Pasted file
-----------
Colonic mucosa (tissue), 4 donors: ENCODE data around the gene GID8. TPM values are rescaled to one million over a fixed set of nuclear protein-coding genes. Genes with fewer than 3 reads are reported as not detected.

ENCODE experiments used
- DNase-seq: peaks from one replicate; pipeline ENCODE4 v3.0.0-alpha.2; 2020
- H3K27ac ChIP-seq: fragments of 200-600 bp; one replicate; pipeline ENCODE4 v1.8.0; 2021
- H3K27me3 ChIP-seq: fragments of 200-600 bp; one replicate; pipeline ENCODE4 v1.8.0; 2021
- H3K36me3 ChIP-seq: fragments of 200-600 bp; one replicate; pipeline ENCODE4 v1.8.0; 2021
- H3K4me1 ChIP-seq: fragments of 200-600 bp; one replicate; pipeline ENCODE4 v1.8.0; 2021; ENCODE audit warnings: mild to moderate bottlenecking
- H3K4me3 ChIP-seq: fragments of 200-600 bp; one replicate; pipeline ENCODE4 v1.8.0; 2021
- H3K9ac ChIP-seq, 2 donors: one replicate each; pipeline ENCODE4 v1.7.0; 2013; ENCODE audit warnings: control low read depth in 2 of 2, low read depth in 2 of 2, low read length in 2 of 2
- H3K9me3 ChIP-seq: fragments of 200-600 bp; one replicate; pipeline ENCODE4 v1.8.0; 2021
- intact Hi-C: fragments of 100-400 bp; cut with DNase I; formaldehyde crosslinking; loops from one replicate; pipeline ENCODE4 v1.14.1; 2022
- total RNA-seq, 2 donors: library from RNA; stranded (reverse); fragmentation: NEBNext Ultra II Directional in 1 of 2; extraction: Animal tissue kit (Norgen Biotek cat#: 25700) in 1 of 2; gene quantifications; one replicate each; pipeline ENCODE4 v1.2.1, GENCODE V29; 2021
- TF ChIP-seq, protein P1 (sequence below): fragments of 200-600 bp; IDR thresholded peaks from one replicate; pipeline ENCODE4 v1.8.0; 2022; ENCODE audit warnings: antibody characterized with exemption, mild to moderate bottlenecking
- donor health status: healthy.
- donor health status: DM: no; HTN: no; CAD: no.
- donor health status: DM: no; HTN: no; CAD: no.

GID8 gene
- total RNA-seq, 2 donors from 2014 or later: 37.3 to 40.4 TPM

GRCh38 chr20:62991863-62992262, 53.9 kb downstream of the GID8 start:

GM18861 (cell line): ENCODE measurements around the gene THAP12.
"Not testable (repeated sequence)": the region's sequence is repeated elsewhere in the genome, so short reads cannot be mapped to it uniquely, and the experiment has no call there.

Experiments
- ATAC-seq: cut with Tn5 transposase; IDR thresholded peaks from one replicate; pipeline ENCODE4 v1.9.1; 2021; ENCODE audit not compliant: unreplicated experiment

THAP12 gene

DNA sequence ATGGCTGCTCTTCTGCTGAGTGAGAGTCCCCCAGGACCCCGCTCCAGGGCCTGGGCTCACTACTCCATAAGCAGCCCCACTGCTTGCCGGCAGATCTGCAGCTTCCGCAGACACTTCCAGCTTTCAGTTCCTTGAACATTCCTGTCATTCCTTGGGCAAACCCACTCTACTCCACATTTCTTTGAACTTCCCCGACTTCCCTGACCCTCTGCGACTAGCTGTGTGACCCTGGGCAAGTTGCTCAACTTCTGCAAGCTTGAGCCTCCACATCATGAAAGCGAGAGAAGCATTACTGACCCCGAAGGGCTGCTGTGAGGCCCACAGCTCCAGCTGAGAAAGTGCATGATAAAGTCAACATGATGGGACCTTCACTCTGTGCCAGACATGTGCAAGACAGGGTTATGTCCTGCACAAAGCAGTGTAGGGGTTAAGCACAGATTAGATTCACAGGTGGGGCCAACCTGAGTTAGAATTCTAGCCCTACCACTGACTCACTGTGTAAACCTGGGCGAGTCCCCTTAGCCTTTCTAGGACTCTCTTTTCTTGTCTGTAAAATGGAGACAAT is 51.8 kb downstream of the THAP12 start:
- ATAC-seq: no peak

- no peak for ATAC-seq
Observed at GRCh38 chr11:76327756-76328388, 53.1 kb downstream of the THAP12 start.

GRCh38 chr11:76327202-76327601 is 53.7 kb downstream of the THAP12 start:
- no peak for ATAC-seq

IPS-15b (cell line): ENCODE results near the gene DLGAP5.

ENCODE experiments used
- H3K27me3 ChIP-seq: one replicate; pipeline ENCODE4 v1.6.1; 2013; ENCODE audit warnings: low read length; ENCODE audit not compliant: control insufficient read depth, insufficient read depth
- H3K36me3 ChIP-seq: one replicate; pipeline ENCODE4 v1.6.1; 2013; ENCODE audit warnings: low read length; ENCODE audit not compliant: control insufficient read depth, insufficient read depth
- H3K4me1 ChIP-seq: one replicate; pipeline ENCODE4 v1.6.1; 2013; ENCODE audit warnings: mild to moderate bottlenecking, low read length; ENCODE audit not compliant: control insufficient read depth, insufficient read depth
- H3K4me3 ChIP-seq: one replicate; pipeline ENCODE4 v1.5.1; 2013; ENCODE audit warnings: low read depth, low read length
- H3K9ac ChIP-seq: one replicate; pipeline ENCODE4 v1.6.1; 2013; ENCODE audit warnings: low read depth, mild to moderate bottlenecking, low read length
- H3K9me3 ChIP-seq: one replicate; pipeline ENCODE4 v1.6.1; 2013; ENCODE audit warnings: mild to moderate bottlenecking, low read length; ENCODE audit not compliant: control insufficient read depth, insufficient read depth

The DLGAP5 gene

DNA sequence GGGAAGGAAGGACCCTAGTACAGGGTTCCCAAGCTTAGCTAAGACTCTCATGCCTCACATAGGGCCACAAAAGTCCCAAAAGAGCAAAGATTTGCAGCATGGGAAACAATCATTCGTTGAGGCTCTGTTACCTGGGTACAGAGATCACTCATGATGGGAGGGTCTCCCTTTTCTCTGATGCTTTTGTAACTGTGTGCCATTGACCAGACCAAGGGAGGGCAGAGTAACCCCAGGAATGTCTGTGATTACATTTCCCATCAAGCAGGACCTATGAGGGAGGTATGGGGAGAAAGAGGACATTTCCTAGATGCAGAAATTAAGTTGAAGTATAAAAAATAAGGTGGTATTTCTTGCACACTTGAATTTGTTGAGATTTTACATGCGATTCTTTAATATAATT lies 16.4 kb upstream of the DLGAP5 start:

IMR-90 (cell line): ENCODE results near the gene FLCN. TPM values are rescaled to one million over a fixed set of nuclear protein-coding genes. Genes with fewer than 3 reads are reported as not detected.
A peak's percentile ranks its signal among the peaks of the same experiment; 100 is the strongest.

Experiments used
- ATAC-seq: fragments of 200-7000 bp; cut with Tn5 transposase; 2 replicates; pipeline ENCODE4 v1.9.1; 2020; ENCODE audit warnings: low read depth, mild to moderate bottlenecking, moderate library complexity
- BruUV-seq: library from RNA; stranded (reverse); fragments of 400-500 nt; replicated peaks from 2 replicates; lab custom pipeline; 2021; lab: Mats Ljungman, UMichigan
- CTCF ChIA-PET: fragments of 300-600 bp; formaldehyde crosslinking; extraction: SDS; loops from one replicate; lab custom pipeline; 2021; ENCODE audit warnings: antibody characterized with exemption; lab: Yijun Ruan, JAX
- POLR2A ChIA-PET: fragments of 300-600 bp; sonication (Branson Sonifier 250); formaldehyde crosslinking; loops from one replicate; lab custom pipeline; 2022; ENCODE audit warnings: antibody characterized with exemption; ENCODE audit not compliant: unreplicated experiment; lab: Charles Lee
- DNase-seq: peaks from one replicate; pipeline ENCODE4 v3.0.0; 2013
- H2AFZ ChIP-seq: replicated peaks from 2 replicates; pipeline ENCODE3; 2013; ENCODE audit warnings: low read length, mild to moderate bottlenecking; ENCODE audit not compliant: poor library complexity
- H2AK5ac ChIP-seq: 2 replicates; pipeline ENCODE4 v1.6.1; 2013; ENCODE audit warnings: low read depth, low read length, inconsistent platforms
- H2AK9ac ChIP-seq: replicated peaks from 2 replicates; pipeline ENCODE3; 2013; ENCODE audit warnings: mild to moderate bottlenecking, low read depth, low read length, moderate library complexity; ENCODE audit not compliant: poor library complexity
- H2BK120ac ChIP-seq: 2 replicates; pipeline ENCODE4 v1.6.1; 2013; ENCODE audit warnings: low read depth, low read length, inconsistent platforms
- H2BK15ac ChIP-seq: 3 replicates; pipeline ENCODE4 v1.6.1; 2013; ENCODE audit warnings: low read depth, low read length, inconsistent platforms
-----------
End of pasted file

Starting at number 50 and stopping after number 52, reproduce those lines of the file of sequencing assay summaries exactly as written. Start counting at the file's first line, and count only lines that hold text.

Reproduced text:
- H2AK5ac ChIP-seq: 2 replicates; pipeline ENCODE4 v1.6.1; 2013; ENCODE audit warnings: low read depth, low read length, inconsistent platforms
- H2AK9ac ChIP-seq: replicated peaks from 2 replicates; pipeline ENCODE3; 2013; ENCODE audit warnings: mild to moderate bottlenecking, low read depth, low read length, moderate library complexity; ENCODE audit not compliant: poor library complexity
- H2BK120ac ChIP-seq: 2 replicates; pipeline ENCODE4 v1.6.1; 2013; ENCODE audit warnings: low read depth, low read length, inconsistent platforms